On Tuesday, John Eastman continued his California State Bar trial regarding the traitorous electoral scheme he devised and still defends to overthrow the 2020 Presidential Election.
First on the agenda for Judge Roland was to confirm John Yoo on the day’s remote witness schedule. She also spoke about a ruling she had made on a motion about Yoo’s assertion that Pence could refuse electoral counts before a Joint Session of Congress. That is, Judge Roland ruled that Yoo could not testify to say “frivolous” when relating to expert witness Dr Seligman’s written work in opposition of his view on the subject. He had apparently done that in his critique on Seligman elsewhere, but I didn’t get the details on where.
Also, Judge Roland directed Miller to not take valued and limited court time on things already reviewed. Miller responded with a yeah but to clarify his questioning will probe into historical and legal statements made by Eastman. He assured that Yoo would not use “frivolous” or “nonfrivolous” in his testimony.
Calendar setting time was attempted but couldn’t be complete because Miller was not available on the judge’s proposed dates.
John Yoo was sworn in and testified as an expert 12th Amendment witness in the Eastman dispute. He spoke about his educational background including a clerkship for Justice Clarence Thomas from 1992-93 <<insert surprise, surprise>> while working on constitutional law issues. Yoo currently teaches at UC Berkeley, focusing his instruction on separation of powers and foreign policy. For anyone not aware, UC Berkeley is one of the most liberal colleges in the states. In part imv, Yoo’s teaching there blows a hole in the theory from conservatives that liberal campuses teach only to the liberal agenda.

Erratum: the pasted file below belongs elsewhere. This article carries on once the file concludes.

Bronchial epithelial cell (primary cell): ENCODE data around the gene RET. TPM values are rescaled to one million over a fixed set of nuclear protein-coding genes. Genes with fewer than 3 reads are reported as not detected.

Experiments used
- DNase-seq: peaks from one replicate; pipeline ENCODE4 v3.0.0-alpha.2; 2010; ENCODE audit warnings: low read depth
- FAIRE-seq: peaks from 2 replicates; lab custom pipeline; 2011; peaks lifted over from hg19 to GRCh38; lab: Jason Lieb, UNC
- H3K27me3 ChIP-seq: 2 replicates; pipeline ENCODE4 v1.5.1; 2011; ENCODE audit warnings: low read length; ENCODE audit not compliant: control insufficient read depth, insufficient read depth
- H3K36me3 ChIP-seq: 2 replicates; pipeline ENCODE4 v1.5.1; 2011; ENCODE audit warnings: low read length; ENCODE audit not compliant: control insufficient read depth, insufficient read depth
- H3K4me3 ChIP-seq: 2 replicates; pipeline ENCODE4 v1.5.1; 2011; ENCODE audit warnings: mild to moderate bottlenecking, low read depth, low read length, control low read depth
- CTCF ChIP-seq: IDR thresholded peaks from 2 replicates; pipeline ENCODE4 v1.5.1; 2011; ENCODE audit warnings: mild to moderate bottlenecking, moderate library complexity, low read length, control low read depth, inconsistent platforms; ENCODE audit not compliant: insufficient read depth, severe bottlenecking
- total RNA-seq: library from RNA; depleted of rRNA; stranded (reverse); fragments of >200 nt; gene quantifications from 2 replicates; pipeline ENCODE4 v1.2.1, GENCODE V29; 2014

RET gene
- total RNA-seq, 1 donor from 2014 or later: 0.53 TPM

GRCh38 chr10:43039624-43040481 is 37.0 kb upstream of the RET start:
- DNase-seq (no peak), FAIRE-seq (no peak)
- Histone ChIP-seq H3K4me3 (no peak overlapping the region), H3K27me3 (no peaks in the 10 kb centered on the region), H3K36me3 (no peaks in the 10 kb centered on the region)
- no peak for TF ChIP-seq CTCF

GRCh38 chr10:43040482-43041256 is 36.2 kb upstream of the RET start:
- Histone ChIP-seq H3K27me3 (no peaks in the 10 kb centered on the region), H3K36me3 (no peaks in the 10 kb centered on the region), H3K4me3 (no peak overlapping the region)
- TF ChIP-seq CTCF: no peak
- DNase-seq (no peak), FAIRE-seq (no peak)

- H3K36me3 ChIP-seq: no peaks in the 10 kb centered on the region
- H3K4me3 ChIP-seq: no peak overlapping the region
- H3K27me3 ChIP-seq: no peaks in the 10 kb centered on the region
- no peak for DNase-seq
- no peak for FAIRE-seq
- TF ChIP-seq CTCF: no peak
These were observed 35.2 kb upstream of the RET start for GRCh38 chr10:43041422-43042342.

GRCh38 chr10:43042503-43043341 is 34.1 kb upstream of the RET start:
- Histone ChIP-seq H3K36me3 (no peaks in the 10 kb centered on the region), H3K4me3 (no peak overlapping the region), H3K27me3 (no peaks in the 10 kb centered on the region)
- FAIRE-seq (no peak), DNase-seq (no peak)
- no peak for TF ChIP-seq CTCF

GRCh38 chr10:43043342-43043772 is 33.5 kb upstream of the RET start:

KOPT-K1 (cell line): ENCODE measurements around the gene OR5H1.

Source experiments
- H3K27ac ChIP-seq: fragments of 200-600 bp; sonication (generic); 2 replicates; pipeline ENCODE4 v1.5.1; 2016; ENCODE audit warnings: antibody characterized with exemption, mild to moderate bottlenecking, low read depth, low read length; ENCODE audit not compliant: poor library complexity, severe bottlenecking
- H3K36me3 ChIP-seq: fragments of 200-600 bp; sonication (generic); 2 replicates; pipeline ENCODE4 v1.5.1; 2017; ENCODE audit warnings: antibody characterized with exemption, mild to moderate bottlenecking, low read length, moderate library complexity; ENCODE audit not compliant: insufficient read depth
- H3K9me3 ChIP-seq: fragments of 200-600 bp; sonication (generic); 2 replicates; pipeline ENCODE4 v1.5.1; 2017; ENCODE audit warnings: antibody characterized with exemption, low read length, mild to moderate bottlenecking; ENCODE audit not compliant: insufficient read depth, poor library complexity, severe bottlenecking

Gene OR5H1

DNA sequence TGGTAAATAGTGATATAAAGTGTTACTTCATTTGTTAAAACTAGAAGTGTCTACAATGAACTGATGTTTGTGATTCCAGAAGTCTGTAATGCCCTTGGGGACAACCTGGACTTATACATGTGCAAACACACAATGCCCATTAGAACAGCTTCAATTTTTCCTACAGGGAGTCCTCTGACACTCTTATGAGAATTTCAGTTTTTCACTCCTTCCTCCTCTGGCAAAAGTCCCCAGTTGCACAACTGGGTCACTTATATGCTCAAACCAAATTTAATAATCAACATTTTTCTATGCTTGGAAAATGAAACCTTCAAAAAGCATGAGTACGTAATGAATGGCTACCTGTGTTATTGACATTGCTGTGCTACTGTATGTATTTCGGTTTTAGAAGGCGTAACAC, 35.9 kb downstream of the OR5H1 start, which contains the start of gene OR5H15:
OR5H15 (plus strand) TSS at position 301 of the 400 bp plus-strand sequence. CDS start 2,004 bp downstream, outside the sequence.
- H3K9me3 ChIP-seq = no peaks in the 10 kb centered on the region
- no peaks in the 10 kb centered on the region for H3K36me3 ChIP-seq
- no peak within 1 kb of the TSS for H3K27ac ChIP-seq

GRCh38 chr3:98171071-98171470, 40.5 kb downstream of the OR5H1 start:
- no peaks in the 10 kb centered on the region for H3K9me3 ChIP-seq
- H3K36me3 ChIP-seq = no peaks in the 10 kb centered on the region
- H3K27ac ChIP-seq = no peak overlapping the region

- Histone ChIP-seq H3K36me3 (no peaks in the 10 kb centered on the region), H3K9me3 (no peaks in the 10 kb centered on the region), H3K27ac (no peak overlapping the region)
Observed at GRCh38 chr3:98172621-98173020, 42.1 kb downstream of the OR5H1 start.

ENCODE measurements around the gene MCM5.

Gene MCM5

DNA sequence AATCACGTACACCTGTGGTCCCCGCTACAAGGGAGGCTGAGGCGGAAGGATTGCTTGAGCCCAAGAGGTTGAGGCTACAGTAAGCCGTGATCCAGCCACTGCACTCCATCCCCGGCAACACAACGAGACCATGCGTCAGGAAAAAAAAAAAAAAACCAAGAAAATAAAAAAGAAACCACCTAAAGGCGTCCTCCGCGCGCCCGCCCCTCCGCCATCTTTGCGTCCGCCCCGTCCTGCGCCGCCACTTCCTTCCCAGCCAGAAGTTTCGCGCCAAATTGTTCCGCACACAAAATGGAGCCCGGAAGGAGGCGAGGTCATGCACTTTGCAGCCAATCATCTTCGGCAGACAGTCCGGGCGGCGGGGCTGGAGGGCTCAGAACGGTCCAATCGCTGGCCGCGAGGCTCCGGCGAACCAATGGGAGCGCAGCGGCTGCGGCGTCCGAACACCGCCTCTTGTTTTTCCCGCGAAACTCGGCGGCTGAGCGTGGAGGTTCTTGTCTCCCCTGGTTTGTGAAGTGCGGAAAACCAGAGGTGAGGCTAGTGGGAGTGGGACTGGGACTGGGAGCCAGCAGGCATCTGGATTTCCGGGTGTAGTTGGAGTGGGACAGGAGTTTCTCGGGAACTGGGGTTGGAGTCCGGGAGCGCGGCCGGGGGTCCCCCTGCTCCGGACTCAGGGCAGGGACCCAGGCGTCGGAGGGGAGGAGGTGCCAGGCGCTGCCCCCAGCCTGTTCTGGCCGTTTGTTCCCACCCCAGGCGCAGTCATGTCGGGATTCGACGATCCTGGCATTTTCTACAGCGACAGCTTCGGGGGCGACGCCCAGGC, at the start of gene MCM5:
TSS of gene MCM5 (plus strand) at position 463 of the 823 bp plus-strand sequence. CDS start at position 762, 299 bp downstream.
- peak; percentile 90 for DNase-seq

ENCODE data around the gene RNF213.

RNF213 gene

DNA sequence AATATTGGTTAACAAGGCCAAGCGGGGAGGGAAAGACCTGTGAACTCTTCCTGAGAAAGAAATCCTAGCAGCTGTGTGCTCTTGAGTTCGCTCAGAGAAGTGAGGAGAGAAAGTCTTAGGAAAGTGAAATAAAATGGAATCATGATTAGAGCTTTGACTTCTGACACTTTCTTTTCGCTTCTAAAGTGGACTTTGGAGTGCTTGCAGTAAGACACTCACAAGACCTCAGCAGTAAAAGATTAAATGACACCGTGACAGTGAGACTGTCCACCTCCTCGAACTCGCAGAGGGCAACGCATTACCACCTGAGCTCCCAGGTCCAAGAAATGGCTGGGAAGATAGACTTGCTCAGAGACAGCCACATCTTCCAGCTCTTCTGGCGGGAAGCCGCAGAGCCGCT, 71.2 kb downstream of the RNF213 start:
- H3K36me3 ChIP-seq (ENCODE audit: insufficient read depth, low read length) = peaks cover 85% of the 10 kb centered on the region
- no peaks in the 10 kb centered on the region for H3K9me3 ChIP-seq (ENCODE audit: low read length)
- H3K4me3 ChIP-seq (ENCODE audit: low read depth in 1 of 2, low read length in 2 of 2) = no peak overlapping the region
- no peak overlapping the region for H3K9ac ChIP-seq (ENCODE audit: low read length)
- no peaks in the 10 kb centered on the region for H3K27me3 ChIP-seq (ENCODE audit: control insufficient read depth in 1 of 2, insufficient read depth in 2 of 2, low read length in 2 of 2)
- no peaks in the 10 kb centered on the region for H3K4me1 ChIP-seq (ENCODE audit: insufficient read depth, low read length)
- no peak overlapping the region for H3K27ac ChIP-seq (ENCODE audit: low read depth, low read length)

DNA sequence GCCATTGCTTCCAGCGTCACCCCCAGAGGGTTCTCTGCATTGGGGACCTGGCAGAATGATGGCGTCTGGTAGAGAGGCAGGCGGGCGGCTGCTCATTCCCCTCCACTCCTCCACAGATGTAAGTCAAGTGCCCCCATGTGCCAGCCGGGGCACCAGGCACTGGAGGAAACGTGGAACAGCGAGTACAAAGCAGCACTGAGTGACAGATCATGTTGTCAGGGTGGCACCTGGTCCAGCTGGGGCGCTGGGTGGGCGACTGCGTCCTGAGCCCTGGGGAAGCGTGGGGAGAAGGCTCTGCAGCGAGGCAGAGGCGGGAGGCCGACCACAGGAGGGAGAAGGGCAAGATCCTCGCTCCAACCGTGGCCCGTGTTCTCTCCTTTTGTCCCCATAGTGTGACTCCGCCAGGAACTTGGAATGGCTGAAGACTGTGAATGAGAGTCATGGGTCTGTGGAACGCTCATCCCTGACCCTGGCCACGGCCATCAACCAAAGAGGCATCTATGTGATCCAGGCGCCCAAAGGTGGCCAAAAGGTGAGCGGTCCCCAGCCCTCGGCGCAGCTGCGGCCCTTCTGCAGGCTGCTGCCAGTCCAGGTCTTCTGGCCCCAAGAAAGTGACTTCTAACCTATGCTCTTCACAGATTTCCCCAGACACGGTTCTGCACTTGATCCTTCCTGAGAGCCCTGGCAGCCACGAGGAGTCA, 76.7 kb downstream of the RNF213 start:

On inquiry from Judge Roland, Yoo disclosed a seminar he gave on the US founding period. He described it as an introduction to originalism, a legal philosophy that holds the words in documents, especially the U.S. Constitution, should be interpreted as they were understood at the time they were written.
Yoo testified through what I thought to be a detailed outline of his life’s work. Papers he’s written about the Electoral College, history he’s read, Supreme and lower court decisions he’s reviewed and 3 books he’s authored about the workings of originalist philosophy. Two other points of interest to me were that he had worked for Jeb Bush and wrote on issues in the 2020 election because he saw it as similar to the Bush/Gore decision.